Monday, May 23, 2011

A bit off the beaten track

As an investor you're always looking for new trends. Not necessarily for direct investment but to better understand where society and money is moving to. Portland is often mentioned as the U.S.'s greenest city and Calgary's SID21C (Sustainable industrial Development for the 21st Century) organized a tour led by SID21C's founder Nattalia Lea (

SID21C is a Calgary based networking group for business people interested in creating a more sustainable world. At SID21C's monthly luncheon meetings in the Danish Canadian Club guest speakers from all over the world present sustainable ventures that range from … Virgin Airlines' green initiatives, to Ben Santarris of Solarworld reviewing solar panel manufacturing, to Alberta developed technologies that increase the growth rate of algae. The latter form the basis for e.g. the generation of biofuels.

Keen store in Portland

OPT schematic of PB150
  Last week's tour included a visit to Keen ( ), a sports shoe designer with a funky, new HQ and store constructed out of mostly re-used materials located in an old army warehouse. Also included was a visit to Oregon Ironworks which together with Ocean Power Technologies  ( ) is in  the process of building a buoy to generate energy from ocean waves (see photos); and a tour at solar panel manufactor SolarWorld. We met representatives from Nike which creates flooring from shredded recycled sports shoe soles and City of Portland municipal representatives. The latter told us about that city's extensive green initiatives ranging from an extensive public transportation system to storm sewer management using planters to regulate and filtrate excessive rainwater. The city actively promotes walking and bicycling as alternatives to commuting by automobile. Portland vies with Seatle over the U.S.'s highest number of LEED qualifying buildings per capita.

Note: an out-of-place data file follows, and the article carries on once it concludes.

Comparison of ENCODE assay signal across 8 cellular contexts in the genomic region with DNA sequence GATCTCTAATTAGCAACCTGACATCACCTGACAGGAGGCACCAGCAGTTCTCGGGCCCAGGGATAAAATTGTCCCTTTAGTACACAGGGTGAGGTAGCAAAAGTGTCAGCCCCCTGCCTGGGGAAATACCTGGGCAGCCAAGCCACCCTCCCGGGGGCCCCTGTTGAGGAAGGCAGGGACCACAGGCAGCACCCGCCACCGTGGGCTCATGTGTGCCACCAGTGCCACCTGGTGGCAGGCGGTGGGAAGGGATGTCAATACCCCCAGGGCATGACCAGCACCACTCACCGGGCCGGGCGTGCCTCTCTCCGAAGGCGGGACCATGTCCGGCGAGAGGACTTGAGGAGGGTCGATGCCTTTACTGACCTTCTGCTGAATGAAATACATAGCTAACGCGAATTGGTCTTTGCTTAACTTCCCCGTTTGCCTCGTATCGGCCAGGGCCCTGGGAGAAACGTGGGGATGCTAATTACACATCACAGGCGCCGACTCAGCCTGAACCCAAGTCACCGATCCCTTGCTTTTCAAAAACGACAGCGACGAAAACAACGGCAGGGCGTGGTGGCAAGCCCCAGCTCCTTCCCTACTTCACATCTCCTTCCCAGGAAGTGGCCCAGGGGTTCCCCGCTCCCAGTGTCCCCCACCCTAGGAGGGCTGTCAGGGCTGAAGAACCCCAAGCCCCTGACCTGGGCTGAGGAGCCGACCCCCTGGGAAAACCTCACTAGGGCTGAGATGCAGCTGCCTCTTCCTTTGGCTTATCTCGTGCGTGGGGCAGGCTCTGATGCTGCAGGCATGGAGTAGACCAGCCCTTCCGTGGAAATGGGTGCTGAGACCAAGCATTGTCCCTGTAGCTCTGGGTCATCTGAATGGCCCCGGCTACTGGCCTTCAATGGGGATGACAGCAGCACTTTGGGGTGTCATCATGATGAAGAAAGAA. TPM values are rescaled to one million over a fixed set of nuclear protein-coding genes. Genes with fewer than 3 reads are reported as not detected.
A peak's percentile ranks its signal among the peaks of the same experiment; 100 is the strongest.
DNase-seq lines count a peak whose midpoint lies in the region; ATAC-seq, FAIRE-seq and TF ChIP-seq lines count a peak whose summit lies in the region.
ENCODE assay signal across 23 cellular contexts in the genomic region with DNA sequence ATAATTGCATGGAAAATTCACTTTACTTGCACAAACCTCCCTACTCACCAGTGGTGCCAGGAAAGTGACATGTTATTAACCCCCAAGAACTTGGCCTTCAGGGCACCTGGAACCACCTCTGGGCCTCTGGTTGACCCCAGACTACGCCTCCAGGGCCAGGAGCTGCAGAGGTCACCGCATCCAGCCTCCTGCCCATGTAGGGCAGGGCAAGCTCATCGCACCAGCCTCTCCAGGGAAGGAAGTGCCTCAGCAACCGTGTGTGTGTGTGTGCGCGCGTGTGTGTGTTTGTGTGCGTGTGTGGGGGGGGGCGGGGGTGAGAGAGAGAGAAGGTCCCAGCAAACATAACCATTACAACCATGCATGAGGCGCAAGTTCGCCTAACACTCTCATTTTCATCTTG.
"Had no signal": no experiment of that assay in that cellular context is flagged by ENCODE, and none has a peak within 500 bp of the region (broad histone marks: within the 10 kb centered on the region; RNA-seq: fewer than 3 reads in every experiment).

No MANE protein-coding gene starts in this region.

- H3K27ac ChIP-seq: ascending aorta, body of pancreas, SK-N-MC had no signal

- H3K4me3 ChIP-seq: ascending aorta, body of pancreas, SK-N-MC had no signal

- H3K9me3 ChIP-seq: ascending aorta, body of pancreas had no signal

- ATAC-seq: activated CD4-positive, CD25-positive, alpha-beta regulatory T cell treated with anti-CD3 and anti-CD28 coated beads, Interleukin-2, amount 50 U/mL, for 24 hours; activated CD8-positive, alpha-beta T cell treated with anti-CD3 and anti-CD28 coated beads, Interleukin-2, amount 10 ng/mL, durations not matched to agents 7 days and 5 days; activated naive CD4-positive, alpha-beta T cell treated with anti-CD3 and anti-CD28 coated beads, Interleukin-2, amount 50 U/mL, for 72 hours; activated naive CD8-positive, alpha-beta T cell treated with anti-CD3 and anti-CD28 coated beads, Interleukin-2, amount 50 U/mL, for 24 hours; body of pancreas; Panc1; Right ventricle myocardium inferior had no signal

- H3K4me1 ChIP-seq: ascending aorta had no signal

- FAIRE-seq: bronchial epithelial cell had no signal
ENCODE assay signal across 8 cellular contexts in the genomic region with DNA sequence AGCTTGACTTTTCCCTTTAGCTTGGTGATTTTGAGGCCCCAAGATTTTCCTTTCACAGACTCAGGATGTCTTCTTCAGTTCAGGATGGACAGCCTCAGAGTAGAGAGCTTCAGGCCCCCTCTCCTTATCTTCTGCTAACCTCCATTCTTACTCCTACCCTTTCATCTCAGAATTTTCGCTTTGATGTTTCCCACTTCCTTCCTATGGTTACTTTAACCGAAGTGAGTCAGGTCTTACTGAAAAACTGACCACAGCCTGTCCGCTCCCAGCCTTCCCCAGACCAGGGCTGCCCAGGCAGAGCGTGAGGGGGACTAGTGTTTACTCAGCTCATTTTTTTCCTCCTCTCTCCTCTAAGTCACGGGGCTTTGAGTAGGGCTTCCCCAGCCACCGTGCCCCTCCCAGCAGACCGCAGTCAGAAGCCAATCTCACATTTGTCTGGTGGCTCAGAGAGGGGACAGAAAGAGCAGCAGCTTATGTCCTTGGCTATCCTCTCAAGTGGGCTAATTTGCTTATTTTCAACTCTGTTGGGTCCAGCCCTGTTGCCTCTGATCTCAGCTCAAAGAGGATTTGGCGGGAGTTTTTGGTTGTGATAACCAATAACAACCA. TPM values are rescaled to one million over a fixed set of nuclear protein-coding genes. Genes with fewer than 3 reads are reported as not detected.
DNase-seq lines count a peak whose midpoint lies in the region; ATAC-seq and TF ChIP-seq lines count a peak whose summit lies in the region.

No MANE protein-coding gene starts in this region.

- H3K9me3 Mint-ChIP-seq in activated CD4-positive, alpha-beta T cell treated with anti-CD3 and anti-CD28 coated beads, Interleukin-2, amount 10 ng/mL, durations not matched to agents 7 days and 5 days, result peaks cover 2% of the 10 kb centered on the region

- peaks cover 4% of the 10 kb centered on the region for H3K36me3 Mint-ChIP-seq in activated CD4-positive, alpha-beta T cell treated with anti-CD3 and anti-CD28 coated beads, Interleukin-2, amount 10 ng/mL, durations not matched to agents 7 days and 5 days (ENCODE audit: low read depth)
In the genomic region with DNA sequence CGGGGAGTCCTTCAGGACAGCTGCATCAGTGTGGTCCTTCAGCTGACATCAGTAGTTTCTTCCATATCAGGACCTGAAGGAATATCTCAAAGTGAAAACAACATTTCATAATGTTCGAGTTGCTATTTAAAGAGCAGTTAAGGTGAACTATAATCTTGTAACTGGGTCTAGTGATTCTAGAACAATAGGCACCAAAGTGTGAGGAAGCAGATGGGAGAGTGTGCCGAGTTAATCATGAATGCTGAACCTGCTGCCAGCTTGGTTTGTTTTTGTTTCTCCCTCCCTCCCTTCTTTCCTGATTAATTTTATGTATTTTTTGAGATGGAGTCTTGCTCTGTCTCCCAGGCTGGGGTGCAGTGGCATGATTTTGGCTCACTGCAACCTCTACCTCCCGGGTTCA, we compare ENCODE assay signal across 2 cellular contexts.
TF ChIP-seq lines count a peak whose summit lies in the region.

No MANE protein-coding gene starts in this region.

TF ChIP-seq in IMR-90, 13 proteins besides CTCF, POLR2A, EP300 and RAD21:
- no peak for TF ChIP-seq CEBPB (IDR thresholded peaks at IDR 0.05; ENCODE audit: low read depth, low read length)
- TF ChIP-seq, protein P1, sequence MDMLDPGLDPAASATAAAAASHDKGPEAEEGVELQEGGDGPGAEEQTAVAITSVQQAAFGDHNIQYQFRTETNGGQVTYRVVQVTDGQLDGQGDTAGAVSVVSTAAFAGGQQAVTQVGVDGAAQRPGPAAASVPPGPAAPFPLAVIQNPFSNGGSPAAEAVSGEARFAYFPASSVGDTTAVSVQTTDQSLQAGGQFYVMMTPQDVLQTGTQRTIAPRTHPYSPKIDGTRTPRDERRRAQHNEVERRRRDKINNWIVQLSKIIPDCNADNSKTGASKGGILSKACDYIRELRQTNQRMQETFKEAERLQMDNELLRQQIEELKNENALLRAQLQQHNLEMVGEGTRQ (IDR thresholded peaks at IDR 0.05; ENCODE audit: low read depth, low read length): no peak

PB150 construction site at Oregon Ironworks.

PB150 top buoy assembledge. Use the person in the foreground to estimate the size of to buoy
 The beauty of all these initiatives is that it is not driven by a group of stereotypical climate-change activists. Rather, the major driving forces are a strong sense of community with associations providing extensive input and initiatives from the business community. City Hall's emphasis lies on facilitation rather than mandatory regulation. Large portions of Portland's MAX light rail system are sponsored by local businesses. The business community benefits not only through offering its employees a better lifestyle but also through cost savings that help the bottom line. SolarWorld has plants employing hundreds of local employees and its sales volume grows not in percentages but by multiples! A new facility has the capacity to output nearly a solar panels every 18 minutes. Nike is headquartered in the area with a playful and highly sustainable campus that even holds fishing ponds. Other light industries such as Intel provide numerous employment opportunities.

Portland's carbon foot print has been reduced to 1990's levels; not quite the original target of 10% below the 1990 level. But this should be seen in the light of a population increase over the last decade or so by nearly 18%.

SolarWorld is a publicly traded company listed in Germany (DAX – symbol XETRA) and as an over the counter stock: SRWRF:OTC US.

BTW. Photos were taken with my new Blackberry Playbook. I am currently losing money in RIM shares. :)

No comments:

Post a Comment